Harvard has released a plan to reform its core curriculum..
From what I’ve read of it so far, I am not impressed. The big news is that the plan will require students to take courses about the United States and also about religion. This shift toward specific subject areas, and the inclusion of religion as a topic of importance, may sound like steps in the right direction, but (speaking of religion) the devil is in the details. This so-called core still contains far too much choice and specialization. You can fulfill your American studies requirement, for example, with a course called, “Health Care in the United States: A Comparative Perspective.” This bears little resemblance to any proper notion of a core. It’s more like rotating the dishes at your smorgasbord than adopting a prix fixe menu.
I very much like the idea of a common core course or courses, taught to everyone at a given school. But I don’t mean to suggest that this is the only sort of core reform I’d approve of. Harvard could have carefully designed two or three broadly based courses in each of its required subject areas, and this would still have made for meaningful reform (while also allowing for plenty of choice). But to keep the smorgasbord approach, while simply shifting to topic areas that sound more relevant and “conservative” strikes me as window-dressing.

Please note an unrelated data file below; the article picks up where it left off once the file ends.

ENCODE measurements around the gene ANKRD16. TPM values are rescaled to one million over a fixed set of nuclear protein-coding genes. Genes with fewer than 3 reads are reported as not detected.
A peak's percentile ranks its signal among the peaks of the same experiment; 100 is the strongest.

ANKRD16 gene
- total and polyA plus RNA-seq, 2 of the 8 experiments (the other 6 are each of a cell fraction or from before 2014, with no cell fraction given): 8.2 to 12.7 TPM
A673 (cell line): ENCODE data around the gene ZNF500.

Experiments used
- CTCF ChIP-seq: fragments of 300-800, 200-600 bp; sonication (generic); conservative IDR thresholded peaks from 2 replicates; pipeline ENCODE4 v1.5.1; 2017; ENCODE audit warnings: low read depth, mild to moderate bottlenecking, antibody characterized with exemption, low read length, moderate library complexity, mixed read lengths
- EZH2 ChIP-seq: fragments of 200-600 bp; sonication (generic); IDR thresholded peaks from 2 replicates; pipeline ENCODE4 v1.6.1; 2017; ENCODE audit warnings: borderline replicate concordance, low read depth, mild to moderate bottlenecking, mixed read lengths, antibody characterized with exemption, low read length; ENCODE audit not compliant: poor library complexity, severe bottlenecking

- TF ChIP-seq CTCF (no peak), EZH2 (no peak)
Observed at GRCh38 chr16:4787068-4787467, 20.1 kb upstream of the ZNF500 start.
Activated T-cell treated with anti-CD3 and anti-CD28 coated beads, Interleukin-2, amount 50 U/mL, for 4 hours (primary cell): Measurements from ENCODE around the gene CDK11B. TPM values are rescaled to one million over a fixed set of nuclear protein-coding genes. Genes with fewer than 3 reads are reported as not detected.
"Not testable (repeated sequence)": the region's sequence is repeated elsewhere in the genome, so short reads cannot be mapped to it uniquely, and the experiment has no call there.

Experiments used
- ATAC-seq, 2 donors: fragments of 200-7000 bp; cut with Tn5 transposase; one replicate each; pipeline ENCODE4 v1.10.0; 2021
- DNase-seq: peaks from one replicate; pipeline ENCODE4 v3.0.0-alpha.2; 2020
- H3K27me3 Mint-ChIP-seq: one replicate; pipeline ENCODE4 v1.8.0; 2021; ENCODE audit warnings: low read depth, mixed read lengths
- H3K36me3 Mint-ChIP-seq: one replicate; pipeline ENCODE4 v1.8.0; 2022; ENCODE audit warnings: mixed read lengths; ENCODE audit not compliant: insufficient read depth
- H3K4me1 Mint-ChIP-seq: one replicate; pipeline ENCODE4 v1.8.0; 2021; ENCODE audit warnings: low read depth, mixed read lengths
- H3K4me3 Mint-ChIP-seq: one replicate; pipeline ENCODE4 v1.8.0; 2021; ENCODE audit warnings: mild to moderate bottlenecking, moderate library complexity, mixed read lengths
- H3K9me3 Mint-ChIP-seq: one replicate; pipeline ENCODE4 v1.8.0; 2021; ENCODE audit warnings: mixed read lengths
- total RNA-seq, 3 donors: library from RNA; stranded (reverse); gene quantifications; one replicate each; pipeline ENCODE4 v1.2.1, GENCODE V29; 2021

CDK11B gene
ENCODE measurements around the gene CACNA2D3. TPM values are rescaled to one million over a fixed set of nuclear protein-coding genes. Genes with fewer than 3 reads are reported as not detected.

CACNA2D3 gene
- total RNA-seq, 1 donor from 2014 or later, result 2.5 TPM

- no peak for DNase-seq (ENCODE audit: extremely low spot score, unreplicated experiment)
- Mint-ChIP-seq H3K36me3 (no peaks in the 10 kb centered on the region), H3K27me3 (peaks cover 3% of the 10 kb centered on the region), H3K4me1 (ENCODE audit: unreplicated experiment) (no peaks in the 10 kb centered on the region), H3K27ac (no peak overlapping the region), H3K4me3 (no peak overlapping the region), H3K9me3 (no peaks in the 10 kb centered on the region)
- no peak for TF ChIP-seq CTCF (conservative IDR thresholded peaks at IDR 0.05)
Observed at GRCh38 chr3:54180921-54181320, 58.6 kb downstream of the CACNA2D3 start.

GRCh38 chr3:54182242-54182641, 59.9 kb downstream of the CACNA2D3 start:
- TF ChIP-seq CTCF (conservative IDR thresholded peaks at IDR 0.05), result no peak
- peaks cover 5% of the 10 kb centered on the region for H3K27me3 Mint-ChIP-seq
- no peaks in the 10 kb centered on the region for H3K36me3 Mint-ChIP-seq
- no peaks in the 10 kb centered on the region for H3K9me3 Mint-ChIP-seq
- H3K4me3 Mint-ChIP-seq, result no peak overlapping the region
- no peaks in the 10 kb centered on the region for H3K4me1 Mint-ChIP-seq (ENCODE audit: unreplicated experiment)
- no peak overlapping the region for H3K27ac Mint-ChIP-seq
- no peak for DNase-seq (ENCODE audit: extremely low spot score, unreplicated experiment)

Go to any bookstore right now and you will see a raft of books by liberals grousing about religion. Harvard’s core courses on religion will not be quite that bad. But religious conservatives ought not to be fooled by the inclusion of religion as a required subject into thinking that the secular university is changing in a way that will please them. Not that I would ask or expect a core course to teach religion in the sense of imparting dogma. I’m simply noting that this change sounds like more of a shift than it is.
You will never get a true core program without forcing the faculty to teach the kind of broad survey courses that they generally hope to avoid (or without hiring faculty who specifically do wish to teach in a core). Professors generally want to design courses that help them in their specialized research (say, on American health care). Smart and ambitious faculty members ought to recognize that going back to the fundamentals will actually advance their ability to do important work, and will help them address a wider audience as well. In any case, education in the fundamentals is not the sort of reform Harvard is offering, and we should not be fooled by the hype.
George Weigel is Distinguished Senior Fellow of the Ethics and Public Policy Center in Washington, D.C. and holds EPPC’s William E. Simon Chair in Catholic Studies.